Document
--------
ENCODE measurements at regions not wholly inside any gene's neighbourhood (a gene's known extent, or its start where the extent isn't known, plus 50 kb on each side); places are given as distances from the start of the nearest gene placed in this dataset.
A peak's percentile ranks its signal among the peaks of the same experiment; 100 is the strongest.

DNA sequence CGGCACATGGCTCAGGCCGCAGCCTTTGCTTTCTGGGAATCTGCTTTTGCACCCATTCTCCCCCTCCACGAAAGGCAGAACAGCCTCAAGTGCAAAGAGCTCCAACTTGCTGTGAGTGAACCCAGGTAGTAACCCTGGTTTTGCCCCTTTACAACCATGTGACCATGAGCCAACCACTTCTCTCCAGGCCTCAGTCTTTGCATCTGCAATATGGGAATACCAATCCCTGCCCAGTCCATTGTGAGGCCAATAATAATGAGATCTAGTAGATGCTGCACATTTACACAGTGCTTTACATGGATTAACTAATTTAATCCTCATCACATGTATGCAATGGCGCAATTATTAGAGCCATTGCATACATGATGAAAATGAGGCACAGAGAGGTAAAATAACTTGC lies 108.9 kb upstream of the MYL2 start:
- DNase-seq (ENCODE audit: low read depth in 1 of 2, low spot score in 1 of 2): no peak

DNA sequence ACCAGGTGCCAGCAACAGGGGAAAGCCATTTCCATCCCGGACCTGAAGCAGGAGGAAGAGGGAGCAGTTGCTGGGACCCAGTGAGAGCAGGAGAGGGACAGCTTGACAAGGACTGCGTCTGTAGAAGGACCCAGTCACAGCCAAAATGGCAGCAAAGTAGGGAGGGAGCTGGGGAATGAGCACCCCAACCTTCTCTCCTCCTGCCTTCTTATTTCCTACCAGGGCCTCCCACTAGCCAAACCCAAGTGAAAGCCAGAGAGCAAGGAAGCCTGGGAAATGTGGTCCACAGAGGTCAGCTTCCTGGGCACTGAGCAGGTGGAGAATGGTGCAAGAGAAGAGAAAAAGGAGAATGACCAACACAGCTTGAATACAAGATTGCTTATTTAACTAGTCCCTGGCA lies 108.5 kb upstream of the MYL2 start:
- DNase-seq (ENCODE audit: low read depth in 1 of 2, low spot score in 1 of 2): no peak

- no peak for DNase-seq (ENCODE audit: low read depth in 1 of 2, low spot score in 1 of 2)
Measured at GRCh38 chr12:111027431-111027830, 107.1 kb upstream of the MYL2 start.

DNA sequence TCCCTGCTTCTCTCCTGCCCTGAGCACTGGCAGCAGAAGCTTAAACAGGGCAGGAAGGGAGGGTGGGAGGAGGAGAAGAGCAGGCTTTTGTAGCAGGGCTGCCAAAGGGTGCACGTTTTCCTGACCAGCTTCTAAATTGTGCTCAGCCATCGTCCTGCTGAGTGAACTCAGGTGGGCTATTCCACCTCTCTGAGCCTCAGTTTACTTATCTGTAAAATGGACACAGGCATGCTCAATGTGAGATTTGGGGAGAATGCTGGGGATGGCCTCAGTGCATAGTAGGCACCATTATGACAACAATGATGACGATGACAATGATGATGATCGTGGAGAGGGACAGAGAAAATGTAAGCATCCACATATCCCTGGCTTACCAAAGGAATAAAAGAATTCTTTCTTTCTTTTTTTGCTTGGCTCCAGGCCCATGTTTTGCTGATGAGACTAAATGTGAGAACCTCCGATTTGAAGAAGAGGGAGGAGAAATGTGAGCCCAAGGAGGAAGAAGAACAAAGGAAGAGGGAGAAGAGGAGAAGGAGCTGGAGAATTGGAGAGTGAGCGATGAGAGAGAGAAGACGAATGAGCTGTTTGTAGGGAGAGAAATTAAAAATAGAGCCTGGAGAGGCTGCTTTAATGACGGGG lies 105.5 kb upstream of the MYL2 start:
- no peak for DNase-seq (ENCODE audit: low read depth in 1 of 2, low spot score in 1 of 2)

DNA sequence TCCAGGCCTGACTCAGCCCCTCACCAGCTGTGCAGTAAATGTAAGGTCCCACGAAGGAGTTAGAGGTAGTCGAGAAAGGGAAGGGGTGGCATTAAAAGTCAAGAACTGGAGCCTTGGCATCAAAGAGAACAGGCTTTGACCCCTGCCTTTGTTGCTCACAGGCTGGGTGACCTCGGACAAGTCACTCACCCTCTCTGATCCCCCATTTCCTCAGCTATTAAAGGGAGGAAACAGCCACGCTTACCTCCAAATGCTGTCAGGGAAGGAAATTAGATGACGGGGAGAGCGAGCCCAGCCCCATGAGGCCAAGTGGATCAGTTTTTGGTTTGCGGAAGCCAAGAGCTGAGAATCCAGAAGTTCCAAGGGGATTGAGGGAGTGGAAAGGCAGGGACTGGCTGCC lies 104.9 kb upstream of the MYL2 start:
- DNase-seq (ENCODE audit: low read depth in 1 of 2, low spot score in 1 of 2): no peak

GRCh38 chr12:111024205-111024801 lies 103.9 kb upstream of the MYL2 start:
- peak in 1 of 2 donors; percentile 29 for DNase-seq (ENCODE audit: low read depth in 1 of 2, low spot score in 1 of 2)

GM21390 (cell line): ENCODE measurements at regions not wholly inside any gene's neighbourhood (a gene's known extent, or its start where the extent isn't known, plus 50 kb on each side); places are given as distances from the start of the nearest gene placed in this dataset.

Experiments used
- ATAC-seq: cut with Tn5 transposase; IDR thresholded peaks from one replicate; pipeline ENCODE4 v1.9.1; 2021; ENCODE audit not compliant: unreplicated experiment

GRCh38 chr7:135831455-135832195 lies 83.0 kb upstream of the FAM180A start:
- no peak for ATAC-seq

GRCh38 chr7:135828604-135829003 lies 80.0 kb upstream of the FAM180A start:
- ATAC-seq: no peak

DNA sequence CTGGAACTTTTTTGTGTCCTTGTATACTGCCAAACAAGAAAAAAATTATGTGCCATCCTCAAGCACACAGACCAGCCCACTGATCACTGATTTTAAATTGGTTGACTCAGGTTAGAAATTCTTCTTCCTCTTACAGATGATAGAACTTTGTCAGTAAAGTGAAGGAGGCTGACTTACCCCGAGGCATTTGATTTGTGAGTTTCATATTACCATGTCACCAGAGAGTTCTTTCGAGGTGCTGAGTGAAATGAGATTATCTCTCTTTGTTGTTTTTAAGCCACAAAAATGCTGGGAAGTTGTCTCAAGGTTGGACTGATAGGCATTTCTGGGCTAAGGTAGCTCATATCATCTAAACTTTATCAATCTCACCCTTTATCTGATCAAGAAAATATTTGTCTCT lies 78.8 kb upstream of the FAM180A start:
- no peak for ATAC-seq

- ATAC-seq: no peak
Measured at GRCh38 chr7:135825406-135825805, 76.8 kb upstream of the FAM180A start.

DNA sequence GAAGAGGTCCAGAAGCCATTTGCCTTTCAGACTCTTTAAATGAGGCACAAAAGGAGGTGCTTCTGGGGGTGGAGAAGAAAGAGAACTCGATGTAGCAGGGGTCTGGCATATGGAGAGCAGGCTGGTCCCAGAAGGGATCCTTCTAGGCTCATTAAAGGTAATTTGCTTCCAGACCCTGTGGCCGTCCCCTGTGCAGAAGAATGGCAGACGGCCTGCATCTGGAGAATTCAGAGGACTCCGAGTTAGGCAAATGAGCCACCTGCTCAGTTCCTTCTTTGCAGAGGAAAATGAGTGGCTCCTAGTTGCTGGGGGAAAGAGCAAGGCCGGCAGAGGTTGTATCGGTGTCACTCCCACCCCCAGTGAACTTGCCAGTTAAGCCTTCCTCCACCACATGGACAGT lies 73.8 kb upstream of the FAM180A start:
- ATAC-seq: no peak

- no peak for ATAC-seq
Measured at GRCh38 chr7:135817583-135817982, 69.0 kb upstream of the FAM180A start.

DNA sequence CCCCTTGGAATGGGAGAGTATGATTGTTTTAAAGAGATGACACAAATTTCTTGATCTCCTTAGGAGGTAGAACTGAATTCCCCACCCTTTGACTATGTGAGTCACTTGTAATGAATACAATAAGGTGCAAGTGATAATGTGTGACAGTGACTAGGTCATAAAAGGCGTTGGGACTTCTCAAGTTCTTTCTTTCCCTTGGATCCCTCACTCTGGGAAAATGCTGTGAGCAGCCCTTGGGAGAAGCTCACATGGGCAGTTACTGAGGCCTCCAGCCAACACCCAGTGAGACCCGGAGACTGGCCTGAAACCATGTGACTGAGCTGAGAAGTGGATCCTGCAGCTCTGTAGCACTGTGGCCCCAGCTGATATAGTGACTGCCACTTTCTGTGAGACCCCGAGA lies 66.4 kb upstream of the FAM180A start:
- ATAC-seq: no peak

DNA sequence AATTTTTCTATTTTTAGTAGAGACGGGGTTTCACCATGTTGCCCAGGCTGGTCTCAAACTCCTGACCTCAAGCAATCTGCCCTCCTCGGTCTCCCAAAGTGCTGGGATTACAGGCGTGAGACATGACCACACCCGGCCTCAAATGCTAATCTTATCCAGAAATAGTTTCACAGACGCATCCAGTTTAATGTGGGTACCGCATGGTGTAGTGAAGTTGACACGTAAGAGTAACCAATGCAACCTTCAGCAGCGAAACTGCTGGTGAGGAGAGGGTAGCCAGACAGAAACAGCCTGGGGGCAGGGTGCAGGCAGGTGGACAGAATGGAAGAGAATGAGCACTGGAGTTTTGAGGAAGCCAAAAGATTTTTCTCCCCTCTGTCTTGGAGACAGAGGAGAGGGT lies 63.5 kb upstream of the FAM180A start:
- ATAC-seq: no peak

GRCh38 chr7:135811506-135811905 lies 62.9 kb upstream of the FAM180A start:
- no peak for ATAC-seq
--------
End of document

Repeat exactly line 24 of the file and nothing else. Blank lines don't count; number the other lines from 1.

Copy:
- ATAC-seq: no peak